A much smoother, faster process for reporting has been a key benefit with the new software. This includes critical reports that the Agency must submit to the Texas Commission on Environmental Quality (TCEQ). 

“The reporting in the new system will probably save us close to eight man-hours per week,” Richard said. “With the old way, the operator would enter the data on a paper spreadsheet. Then we’d have to go in and enter the information on a computer. Then a program from another computer would grab the data off of it and create the report. Now, we just click on the report page and the data is entered right there. No more paper. We’re eliminating all the paper and the double-checks and the triple-checks on the information.”

The new process is much easier for the operators. “They don’t have to look for a form on any computer and wonder which drive it’s on, and which folder,” Richard said. “All the reports are right there in front of them, and they don’t have to chase anything.”

The automated process for reporting to the state, which H2O developed, could have impacts beyond the agency. “This is something we’re pretty excited about,” Bartlett said. “Now that we’ve developed the code, other Texas utilities can benefit from this method of reporting to TCEQ.”

The agency also uses the system to generate several other reports for its own use. Some are for billing purposes, some are for the board of directors, and there are also daily and monthly reports for other uses.

Better Visuals from Anywhere

The time savings will allow operators to focus on big-picture projects for the future. For example, the plant will be expanded, and there will be more membrane sites. Currently, the agency has operators on the conventional side and on the membrane side. Richard said the plan is to combine things so operators can work on both sides. With reporting going faster, conventional operators now have more time to learn the membrane technology.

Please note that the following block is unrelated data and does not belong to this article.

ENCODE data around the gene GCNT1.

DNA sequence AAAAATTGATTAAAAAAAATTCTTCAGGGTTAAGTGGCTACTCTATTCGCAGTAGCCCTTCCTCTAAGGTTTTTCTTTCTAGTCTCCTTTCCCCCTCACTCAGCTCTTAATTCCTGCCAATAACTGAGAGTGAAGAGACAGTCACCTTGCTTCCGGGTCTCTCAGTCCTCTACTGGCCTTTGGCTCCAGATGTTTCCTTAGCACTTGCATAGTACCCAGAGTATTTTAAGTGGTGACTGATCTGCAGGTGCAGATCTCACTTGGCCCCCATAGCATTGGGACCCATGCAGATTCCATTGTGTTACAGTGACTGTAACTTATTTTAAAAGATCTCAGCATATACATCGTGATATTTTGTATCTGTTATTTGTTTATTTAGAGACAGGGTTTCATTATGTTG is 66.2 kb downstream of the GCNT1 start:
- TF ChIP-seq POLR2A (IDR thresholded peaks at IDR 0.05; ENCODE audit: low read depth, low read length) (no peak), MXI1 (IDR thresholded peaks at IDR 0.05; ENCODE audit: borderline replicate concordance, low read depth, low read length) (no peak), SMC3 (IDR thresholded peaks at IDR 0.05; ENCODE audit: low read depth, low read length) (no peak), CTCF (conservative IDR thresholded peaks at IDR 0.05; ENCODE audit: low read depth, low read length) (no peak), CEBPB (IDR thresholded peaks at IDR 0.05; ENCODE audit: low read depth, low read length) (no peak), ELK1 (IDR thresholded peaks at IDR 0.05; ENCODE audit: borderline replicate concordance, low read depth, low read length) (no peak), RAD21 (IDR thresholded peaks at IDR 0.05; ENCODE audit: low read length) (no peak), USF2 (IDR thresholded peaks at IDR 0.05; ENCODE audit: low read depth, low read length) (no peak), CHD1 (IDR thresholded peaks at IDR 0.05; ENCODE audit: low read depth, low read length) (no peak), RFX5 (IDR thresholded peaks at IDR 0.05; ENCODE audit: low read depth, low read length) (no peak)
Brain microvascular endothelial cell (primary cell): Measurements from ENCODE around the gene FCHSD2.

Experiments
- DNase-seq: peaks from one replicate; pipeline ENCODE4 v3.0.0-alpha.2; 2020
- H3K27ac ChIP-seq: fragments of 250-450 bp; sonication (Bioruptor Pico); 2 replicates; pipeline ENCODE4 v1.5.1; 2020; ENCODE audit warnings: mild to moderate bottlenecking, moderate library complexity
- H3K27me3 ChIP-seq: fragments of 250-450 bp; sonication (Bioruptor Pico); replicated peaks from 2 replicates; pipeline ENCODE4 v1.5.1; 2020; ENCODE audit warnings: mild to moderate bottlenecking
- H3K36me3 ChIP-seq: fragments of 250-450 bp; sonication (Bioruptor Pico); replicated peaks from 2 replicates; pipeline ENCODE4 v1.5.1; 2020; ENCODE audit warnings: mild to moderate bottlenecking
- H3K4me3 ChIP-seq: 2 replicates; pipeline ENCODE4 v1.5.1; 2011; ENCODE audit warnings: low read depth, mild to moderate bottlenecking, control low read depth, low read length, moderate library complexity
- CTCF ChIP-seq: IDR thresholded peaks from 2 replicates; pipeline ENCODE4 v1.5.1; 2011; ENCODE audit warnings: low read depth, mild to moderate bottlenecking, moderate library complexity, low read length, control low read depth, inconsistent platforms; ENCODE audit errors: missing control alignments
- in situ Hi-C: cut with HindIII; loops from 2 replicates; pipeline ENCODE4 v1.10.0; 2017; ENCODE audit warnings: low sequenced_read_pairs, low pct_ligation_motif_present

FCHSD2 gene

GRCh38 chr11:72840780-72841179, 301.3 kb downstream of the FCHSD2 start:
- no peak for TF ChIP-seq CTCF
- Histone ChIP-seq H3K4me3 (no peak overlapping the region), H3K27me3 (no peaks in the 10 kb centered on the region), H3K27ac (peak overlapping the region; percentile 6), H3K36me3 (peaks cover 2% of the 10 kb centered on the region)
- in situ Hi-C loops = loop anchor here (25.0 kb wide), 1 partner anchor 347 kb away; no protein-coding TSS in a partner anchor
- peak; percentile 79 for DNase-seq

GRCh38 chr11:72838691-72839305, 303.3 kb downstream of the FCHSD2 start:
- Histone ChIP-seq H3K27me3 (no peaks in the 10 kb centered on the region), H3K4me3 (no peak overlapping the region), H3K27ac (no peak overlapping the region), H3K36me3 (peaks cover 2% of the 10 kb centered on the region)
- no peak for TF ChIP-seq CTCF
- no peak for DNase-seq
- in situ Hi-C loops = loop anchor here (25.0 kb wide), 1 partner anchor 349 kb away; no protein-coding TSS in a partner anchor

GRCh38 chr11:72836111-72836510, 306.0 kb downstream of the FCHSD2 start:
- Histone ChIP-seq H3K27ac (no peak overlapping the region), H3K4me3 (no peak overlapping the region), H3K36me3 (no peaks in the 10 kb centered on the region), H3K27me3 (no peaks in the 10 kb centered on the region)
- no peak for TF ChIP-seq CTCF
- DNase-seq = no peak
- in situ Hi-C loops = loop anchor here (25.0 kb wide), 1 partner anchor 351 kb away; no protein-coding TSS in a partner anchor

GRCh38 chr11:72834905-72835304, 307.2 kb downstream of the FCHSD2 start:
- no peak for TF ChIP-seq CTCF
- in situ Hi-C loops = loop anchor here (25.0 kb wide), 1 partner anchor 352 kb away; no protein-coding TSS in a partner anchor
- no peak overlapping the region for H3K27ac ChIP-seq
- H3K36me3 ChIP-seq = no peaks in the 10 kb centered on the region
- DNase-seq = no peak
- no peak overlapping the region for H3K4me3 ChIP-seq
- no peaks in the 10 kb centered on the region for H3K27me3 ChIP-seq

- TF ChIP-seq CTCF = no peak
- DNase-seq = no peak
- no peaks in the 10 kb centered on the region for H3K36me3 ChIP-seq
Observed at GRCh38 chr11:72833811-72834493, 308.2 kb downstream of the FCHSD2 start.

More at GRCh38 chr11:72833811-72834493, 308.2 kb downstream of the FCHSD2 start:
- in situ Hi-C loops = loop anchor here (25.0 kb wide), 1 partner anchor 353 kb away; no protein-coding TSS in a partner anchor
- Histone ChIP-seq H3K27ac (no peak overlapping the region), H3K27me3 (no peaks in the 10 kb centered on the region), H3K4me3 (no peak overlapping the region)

Data integrity is another area of improvement with the new system. The previous system would show different values for the same thing, depending on how an operator was looking at it. There were several different versions of the software running within the facility, which led to discrepancies in the data. These issues had to be manually analyzed and fixed. With the new system, everything is on one platform, and it is all on the same version of software because it is web-enabled. There is now one source of data.

Also, remote capabilities have been improved. Operators now have tablets and can monitor the plant from anywhere. They can log in from home and even fix problems from there. And in the near future, alerts will show up on operators’ cell phones. The new software has provided a major step forward for the agency’s remote capabilities. 

The SCADA and HMI screens are more integrated now, too. The screens in the old system “didn’t flow very well,” Richard said. The screens had been developed in a piecemeal fashion over the years, and they lacked a cohesive, consistent look. That meant extra time had to be spent training new employees, because the screens were confusing. Richard said that has all been remedied with the new software. 

The Brazos Public Utility Agency customized its screens to best meet the needs of those using the SCADA system every day.

Collaborative Process

The agency knew what it wanted, and got it from H2O and Ignition. “The agency had a lot of say in the graphical design, and how they wanted it to look and feel,” Bartlett said. “We had a lot of sessions with them where we would get into the details. They provided a lot of feedback, and we were flexible in the design of the screens.”

Richard said the new software also will allow him to give different levels of access to different operators, making it easier to set up the proper security. With this, the phone alerts and a bit more automation, the agency no longer will need to have the facility manned 24 hours per day.


Overall, the new system provides numerous advantages over the previous one. And it will continue to be an improvement for years to come. 

“The big benefit is that the data really is limitless,” Bartlett said. “In the future, if they want to grab more values and monitor them, they have that flexibility for expansion.”

About the Author

Jim Meyers